Today commercially available enzymes that are administered at higher dosages can give Gaucher disease patients a new lease on life. These commercially available enzymes include Ceredase by Genzyme Corporation and Cerezyme, also by Genzyme Corp.
As genetic engineers improved their trade, scientist learned how to overexpress genes in cells other than bacteria. This is an important development because bacteria do not attach sugars to their proteins, but multicellular cells do. Because the import of proteins into cells depends on the arrangement of sugars on the protein, the ability to overproduce acid hydrolases in cells other than bacteria allows scientists to make enzymes that have the right sugars attached to them. The cells of choice these days are CHO cells or Chinese Hamster Ovary cells, which grow very well in culture and can be genetically engineered with some ease and are inexpensive to keep and grow.
Today, many clinical trials are underway to test various ERT strategies for a variety of LSDs. These include Fabry disease, Mucopolysaccharidosis I, II and IV, Gaucher disease, and Pompe disease.
Gaucher disease is treated with an enzyme made in carrot cells called taliglucerase alfa, or another enzyme marketed as velaglucerase. Both of these enzymes are FDA approved for the treatment of Gaucher disease and ERT for type 1 Gaucher disease is highly effective, requiring enzyme treatments approximately every two weeks. Early treatment seems to modify bone symptoms, but more severe versions of the disease show nervous system involvement and getting enzymes to cross the blood-brain barrier remains a substantial challenge.
Fabry disease shows up mainly in men, since the gene that defines this disease is located on the X chromosome. Men with Fabry disease show build up of a molecule called GL-3, and accumulation of this molecule causes kidney failure, heart disease, and strokes. Death within the fourth of fifth decade of life is almost certain. However, a product called Fabrazyme by Genzyme Corp. or another product called Replagal made by Shire HGT can be given for ERT for Fabry disease. There is disagreement as to the effectiveness of these two products, since there are some things that Fabrazyme does better, but other things that Replagal does better. Both enzymes can prolong the life and improve the quality of life of patients with Fabry disease.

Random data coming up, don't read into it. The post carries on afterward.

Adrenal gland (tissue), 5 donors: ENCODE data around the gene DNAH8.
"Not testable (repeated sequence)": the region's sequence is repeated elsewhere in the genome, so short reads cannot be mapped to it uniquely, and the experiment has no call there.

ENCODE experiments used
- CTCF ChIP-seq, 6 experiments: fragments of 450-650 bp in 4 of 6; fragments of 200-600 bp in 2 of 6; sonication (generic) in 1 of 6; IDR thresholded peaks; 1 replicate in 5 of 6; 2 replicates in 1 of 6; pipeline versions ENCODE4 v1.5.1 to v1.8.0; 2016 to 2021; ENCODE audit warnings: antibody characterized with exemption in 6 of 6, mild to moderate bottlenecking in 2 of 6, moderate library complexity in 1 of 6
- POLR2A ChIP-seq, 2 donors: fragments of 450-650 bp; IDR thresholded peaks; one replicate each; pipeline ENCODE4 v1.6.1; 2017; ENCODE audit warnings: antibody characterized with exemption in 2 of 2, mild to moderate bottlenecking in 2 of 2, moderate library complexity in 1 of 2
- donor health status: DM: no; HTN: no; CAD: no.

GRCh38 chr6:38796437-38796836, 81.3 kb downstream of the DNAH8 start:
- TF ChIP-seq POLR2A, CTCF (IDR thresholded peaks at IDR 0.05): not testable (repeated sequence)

The lack of an enzyme called alpha-glucosidase causes Pompe disease, and this disease predominantly affects muscle. In this disease, muscle cells are unable to degrade the storage molecule glycogen, and smooth muscle and skeletal muscle accumulates glycogen. This inability to clear glycogen from the muscle causes the lysosomes to fill with glycogen and muscle atrophy ensues and the patient ends up in a wheelchair.
An enzyme called Myozyme is available for clinical trials, but targeting this enzyme to muscles is a very tough problem. Clinical data to date shows that ERT with Myozyme improves the symptoms and muscle function of patients, but the limited distribution of the enzyme requires high dosages of the enzyme given often. Unfortunately the immune system usually makes antibodies against the enzyme, which inactivates the enzyme. Some new strategies are in the works but they are very experimental at this time.
Finally, there are some strategies that include orally administered molecules that can prevent the synthesis of those molecules that accumulate inside cells. There are also some ideas that use enzymes that contain the enzyme and another protein that can traffic the protein to its desired location. Also, small molecules can be attached to the enzymes that will move the enzyme across the blood-brain barrier. This treatment strategy can be used to treat those nasty LSDs that cause deterioration of the brain.
With a combination of technologies and a variety of strategies, we have taken these death sentence diseases and extended the lives of patients. Certainly the best has yet to come.